It has been proven that reading for fun can be extremely beneficial to one’s mental health. Reading can reduce stress, provide us with a healthy escape, make us more understanding, and give us an opportunity to identify with others in similar circumstances, according to the National Alliance on Mental Illness. If you have yet to try reading on your own terms, free from deadlines and obligatory material, here are the best books in a variety of genres for you to explore in 2023, including some recommended by students and professors.
Fiction: The Celebrants by Steven Rowley “The Celebrants” focuses on a group of friends who met in college and made a pact to begin having “living funerals” for each other — a way to honor life — after a member of their group passed away in school. Twenty-eight years later, a different member of the crew receives unexpected news, and the gang is forced to truly face their past demons.
Historical Fiction: On Earth We’re Briefly Gorgeous by Ocean Vuong Senior environmental science and policy and philosophy politics and economics major Anthony Liberatori recommended this work of historical fiction which he read over spring break. This book is written in the form of a letter written from a son to his mother about his experiences while living his adolescence during the Vietnam War.
Liberatori shared that he felt he had “never really learned about long-lasting effects [of the Vietnam War] on interracial children.” He added that this novel gave him a great deal of insight into this and also how soldiers and Vietnamese immigrants alike were affected.
Science Fiction: Arch-Conspirator by Veronica Roth This novel tells the tale of the conflict between Antigone, an orphan, and her uncle, Kreon, who has conspired to rob her parents’ throne. They inhabit the last city outside Earth, where humanity is only able to survive because of the Archive, which stores the genes of the dead. Kreon has devised a plan to keep Antigone from claiming her parents’ throne, but she will not give it up without a fight.
Nonfiction: Sink: A Memoir by Joseph Earl Thomas Joseph Earl Thomas grew up in a home that was falling apart. His mother suffered from drug addiction, and it became his norm to face bullying and violence at school and then return to a house crawling with decay and roaches. Thomas touches on important topics like toxic masculinity and how violence can become a cycle. He also shares how he was partially saved by “geek culture” as he utilized virtual and fantasy worlds as an escape from his own.
Romance: The Neighbor Favor by Kirstina Forest Lily Greene is an aspiring children’s book editor who feels unsuccessful compared to the rest of her accomplished family. After being ghosted via email by her favorite fantasy author, Lily strikes up an exciting relationship with her good-looking new neighbor. However, Lily is completely unaware that this intriguing man is none other than her favorite fantasy author who previously ceased his correspondence with her.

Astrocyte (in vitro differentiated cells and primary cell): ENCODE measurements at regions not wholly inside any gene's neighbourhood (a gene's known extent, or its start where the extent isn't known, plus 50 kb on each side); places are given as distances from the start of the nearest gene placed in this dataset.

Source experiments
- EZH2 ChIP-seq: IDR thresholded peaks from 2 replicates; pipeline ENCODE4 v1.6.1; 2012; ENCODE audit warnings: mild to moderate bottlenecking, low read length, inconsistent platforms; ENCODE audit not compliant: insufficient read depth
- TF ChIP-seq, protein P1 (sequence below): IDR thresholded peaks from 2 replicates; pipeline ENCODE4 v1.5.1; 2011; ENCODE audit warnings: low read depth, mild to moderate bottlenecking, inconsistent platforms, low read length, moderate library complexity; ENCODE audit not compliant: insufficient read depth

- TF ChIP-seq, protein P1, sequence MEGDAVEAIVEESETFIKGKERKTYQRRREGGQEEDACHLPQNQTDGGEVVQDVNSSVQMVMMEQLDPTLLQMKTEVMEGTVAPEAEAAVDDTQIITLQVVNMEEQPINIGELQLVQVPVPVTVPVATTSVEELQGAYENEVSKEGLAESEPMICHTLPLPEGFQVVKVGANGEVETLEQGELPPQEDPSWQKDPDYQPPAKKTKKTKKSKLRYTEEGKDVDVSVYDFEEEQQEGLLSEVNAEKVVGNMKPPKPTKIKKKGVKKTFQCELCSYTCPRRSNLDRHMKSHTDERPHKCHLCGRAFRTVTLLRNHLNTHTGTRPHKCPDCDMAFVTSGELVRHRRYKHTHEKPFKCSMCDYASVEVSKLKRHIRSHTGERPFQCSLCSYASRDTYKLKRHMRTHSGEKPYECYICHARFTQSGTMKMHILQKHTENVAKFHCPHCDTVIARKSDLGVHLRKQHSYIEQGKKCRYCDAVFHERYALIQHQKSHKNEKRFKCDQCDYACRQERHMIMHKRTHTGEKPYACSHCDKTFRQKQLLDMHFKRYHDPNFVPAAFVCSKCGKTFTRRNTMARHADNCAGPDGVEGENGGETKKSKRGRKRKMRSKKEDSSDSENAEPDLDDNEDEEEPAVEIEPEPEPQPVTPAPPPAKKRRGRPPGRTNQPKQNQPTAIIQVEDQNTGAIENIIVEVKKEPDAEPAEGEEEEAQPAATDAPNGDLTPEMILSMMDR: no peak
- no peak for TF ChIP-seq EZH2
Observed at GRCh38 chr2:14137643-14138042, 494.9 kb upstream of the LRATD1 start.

Mystery: The Sentence by Louise Erdrich This recommendation is from junior journalism and information science major Victoria Stavish. This novel surrounds the mystery of a bookstore that becomes haunted by a customer after her passing. In 2021, it was awarded the Pulitzer Prize for Fiction. Stavish shared that when she read this book over spring break, it kept her engaged throughout, and that “it was from a Native American perspective, so it had a lot of aspects I didn’t know about and got to learn about.”
Horror: The Angel Maker by Alex North Katie Shaw lived a blissful life in the English countryside growing up, but her entire world was turned upside down when a violent act was committed against her family by a stranger. Later on, her brother Chris goes missing, and it is up to Katie and Detective Laurence Page to connect current events with the gruesome crimes committed against the Shaw family years ago.
Poetry: Chrome Valley: Poems by Mahogany L. Browne Browne shares her experiences as a Black woman in America through her poetry. She praises her ancestors and connects their experiences to her own in the modern world. This book is appropriate for anyone looking to explore poetry as a whole or gain a unique perspective on living as a woman of color in a challenged society.
*Professor Pick: The Broken Earth Trilogy by N.K. Jemisin Professor Scott Trudell of UMD’s Department of English recommends this science fiction trilogy written by UMD alumna N.K. Jemisin. This series consists of “The Fifth Season”, “The Obelisk Gate,” and “The Stone Sky.” Trudell described the books as “suspenseful science fiction novels about humanity’s relationship to the natural world—in particular, rock and stone.”
All of these books have the potential to offer a nice escape from the stresses of school, work or other, and each one comes with stellar reviews. If you need a solid way to pass your free time other than scrolling through TikTok or watching obscure television shows, these books are definitely worth a look.